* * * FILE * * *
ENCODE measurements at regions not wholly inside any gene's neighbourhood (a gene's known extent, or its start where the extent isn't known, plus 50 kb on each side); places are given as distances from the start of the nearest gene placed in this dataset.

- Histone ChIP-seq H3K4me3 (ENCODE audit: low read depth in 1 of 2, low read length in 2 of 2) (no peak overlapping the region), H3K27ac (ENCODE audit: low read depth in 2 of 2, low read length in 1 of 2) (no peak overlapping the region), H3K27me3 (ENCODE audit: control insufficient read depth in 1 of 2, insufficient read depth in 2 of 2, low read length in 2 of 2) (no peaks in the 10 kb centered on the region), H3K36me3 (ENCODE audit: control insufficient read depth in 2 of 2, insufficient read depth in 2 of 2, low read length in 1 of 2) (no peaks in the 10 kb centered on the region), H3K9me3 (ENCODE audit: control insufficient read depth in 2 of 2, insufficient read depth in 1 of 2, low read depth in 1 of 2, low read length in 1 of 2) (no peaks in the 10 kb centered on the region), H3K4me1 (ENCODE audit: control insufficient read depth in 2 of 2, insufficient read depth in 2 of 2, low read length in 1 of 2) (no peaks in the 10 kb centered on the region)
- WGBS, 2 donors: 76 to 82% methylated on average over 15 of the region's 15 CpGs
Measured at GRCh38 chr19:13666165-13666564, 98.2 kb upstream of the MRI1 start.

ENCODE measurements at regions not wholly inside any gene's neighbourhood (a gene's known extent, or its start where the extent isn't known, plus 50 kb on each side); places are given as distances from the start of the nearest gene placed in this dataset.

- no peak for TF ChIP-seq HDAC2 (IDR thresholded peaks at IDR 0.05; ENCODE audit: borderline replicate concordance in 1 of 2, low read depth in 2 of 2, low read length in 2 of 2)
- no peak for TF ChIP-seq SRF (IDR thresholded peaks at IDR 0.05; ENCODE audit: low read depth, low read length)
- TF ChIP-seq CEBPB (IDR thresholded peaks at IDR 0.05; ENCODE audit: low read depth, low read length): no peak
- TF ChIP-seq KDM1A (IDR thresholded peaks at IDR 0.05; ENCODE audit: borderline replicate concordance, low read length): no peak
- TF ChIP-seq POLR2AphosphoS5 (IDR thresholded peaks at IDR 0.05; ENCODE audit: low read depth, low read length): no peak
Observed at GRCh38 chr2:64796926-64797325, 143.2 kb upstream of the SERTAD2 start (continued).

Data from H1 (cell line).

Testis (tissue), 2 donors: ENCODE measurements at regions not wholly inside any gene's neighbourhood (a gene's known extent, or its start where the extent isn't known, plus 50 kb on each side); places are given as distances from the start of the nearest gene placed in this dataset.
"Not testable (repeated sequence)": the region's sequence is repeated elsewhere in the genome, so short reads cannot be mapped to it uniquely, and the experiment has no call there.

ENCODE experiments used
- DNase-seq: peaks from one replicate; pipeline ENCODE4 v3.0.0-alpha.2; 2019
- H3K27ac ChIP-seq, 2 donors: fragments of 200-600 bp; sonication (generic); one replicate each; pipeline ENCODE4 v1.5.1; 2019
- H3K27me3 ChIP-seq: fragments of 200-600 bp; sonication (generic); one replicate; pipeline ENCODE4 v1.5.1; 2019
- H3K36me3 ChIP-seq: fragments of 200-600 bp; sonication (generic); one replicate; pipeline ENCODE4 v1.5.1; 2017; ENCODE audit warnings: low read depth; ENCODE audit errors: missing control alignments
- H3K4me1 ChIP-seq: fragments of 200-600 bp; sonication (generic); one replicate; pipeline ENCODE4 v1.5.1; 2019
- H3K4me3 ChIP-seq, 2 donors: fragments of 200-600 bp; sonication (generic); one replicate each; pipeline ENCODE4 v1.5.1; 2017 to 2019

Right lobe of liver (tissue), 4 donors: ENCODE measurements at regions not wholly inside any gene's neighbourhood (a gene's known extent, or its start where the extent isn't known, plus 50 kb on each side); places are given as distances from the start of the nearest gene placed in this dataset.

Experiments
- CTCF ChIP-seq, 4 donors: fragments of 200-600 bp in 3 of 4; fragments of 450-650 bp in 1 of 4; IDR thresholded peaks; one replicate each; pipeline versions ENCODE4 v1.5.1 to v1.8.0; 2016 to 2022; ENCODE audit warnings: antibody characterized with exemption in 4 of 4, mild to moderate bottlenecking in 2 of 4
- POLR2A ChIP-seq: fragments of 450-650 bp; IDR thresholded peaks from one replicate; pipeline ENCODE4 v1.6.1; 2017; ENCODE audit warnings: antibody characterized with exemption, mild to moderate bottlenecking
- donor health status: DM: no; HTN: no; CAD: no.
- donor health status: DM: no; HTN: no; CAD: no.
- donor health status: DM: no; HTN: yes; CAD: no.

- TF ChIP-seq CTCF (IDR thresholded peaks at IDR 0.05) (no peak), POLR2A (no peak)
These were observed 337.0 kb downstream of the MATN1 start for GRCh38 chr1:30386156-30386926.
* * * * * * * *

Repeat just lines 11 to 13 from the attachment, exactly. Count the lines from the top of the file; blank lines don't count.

Observed at GRCh38 chr2:64796926-64797325, 143.2 kb upstream of the SERTAD2 start (continued).

Data from H1 (cell line).

Testis (tissue), 2 donors: ENCODE measurements at regions not wholly inside any gene's neighbourhood (a gene's known extent, or its start where the extent isn't known, plus 50 kb on each side); places are given as distances from the start of the nearest gene placed in this dataset.